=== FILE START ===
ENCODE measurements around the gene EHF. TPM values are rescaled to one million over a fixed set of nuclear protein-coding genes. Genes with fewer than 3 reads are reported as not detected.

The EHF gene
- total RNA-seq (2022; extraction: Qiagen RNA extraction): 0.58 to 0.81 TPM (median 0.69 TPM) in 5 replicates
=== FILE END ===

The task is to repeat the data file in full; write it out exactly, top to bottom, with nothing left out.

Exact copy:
ENCODE measurements around the gene EHF. TPM values are rescaled to one million over a fixed set of nuclear protein-coding genes. Genes with fewer than 3 reads are reported as not detected.

The EHF gene
- total RNA-seq (2022; extraction: Qiagen RNA extraction): 0.58 to 0.81 TPM (median 0.69 TPM) in 5 replicates